Cholesterol plaque in arteryCholesterol levels are measured by a blood test referred to as a lipid profile or lipid panel.  The numbers are broken down into LDL (low density lipoprotein), which is “bad” cholesterol and HDL (high density lipoprotein), known as the “good” cholesterol.  Most of the body’s cholesterol falls into the LDL category.

An overabundance of LDL cholesterol forms a build up of plaque along the walls of the blood vessels.  This plaque, if thick enough, can block blood flow causing a heart attack.  The lower the LDL number, the lower the risk of developing heart disease.

The high density lipoproteins absorb cholesterol and take it to the liver.  It can then be flushed from the body before it can block the blood vessels.  A higher HDL number on the lipid profile indicates a lower risk for heart disease.

An LDL number of 190 mg/dL or higher means a higher risk for heart disease.  An HDL number less than 40 mg/dL for men and less than 50 mg/dL for women indicates higher risk.  The lipid profile also measures triglycerides and gives the total cholesterol number.  The doctor takes all these numbers into consideration when recommending treatment options.  Diet and lifestyle changes may be recommended to try to reduce the risk, or the patient may be prescribed medication such as a statin drug.  Lifestyle changes can include eating a healthy diet, losing weight, exercising regularly, and quitting tobacco use.  The doctor will also consider the patient’s other risk factors including age, weight, gender, race, diet, and medical history.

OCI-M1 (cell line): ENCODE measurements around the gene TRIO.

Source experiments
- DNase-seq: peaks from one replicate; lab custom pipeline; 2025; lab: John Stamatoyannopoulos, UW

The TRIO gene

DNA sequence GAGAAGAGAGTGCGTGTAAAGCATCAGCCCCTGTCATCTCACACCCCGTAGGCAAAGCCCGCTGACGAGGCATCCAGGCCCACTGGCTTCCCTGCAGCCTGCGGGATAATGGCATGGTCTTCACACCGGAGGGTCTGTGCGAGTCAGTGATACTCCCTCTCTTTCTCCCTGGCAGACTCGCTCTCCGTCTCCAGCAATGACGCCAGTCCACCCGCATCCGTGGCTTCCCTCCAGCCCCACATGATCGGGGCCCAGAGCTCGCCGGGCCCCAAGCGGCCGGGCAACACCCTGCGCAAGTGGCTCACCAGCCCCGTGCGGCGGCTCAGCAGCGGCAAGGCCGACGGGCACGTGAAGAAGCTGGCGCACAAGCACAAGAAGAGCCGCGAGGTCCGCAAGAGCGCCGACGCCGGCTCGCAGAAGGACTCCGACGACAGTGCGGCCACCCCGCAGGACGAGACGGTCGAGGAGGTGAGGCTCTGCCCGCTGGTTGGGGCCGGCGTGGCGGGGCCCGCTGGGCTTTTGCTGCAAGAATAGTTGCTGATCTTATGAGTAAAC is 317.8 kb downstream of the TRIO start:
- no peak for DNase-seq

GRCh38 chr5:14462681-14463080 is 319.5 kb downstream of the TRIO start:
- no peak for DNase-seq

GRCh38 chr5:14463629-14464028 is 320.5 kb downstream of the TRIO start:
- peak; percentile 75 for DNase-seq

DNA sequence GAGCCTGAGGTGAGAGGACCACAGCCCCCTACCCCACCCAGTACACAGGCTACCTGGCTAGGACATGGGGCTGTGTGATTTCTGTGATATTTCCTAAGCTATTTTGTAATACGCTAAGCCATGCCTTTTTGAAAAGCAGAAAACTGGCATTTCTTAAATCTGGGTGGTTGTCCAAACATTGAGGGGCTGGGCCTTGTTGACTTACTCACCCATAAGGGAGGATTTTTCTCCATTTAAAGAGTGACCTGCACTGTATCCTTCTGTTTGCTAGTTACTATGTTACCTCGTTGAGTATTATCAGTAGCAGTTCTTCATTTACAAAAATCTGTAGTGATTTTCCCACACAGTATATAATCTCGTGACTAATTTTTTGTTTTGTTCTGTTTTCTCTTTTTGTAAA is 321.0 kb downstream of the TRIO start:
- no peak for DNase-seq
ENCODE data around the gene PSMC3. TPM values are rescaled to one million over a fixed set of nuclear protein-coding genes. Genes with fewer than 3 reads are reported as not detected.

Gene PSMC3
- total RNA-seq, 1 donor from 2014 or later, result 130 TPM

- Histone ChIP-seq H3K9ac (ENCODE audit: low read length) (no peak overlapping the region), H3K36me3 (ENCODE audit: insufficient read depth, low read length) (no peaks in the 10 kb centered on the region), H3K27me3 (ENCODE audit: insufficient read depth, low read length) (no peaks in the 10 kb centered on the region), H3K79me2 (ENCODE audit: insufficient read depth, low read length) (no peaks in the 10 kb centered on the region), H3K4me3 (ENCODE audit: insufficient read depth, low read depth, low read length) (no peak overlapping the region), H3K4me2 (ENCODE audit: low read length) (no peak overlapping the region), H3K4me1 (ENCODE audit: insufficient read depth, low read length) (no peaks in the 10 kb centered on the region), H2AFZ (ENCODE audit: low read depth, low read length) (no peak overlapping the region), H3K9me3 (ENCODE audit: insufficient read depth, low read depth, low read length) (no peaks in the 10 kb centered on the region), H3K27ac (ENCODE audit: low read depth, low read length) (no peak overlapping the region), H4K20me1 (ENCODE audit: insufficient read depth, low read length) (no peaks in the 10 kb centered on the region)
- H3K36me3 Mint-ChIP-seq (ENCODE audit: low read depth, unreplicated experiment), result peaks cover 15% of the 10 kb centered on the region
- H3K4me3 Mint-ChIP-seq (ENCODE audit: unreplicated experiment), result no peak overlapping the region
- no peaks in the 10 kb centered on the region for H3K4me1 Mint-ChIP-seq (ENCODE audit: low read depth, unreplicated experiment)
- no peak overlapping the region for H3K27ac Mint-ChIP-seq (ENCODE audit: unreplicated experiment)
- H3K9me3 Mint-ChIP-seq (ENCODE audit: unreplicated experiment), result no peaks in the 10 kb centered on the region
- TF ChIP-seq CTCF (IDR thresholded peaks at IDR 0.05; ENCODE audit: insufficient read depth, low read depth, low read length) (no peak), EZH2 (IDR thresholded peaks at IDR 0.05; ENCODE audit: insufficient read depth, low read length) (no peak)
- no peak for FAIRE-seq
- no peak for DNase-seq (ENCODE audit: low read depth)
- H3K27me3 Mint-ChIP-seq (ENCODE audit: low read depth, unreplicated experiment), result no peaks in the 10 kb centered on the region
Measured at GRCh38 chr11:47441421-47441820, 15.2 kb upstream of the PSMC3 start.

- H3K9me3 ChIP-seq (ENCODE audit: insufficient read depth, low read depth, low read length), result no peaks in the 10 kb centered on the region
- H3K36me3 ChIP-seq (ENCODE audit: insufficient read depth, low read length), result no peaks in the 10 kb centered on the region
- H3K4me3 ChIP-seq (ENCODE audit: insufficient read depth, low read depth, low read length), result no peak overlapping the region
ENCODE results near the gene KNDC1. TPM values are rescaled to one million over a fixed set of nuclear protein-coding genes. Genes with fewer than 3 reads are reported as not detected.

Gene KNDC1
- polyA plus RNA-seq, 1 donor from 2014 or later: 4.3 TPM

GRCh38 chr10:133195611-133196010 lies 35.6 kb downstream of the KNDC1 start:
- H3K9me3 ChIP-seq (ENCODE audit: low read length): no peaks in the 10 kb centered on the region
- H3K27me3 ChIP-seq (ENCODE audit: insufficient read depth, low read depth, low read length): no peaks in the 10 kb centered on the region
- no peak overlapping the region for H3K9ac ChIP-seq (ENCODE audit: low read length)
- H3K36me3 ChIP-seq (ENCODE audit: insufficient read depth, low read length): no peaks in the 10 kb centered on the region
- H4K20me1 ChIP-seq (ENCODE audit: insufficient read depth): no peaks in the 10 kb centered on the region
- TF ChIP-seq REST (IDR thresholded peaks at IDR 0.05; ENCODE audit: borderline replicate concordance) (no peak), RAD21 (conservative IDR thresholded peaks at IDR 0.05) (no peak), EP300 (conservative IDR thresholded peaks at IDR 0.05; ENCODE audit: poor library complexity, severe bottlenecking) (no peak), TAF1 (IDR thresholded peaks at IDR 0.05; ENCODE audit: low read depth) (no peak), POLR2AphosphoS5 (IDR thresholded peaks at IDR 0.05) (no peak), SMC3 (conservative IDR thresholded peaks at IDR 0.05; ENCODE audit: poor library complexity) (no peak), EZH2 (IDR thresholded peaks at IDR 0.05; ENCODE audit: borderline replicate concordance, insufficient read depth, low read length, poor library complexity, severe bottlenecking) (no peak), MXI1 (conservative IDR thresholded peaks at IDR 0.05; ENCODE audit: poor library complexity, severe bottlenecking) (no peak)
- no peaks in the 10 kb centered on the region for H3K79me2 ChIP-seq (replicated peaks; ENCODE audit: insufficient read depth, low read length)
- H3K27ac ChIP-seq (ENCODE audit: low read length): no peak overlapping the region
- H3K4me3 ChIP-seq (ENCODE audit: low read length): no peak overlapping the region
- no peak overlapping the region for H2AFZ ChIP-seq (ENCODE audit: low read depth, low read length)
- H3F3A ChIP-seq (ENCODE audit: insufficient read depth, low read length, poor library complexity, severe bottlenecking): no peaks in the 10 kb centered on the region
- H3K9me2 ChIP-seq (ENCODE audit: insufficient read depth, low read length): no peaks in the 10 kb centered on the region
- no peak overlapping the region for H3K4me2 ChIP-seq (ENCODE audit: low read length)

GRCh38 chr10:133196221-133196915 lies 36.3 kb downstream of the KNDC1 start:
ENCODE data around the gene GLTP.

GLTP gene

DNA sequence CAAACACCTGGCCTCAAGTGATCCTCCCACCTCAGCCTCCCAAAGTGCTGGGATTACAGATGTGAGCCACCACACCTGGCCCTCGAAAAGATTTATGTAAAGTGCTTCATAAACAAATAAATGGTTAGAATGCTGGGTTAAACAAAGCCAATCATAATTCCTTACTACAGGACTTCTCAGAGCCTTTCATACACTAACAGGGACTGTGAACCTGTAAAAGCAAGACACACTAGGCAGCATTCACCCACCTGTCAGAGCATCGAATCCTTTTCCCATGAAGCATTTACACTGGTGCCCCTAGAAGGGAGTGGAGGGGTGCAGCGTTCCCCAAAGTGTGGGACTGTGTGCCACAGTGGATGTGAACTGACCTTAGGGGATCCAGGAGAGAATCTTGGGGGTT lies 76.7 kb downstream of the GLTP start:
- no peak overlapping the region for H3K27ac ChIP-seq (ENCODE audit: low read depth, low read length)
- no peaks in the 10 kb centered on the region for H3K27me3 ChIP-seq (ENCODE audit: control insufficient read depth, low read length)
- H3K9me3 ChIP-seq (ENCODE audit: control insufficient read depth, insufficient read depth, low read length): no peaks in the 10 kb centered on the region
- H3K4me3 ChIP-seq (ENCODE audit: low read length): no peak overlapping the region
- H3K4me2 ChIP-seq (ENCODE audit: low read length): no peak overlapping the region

Adults at average risk for heart disease should have a cholesterol test every five years, beginning at age 18.  The doctor may recommend testing more often if the patient is overweight, smokes, has diabetes, is physically inactive, or has a family history of heart disease.

To learn more about your cholesterol levels, contact RMD Primary Care to schedule an appointment.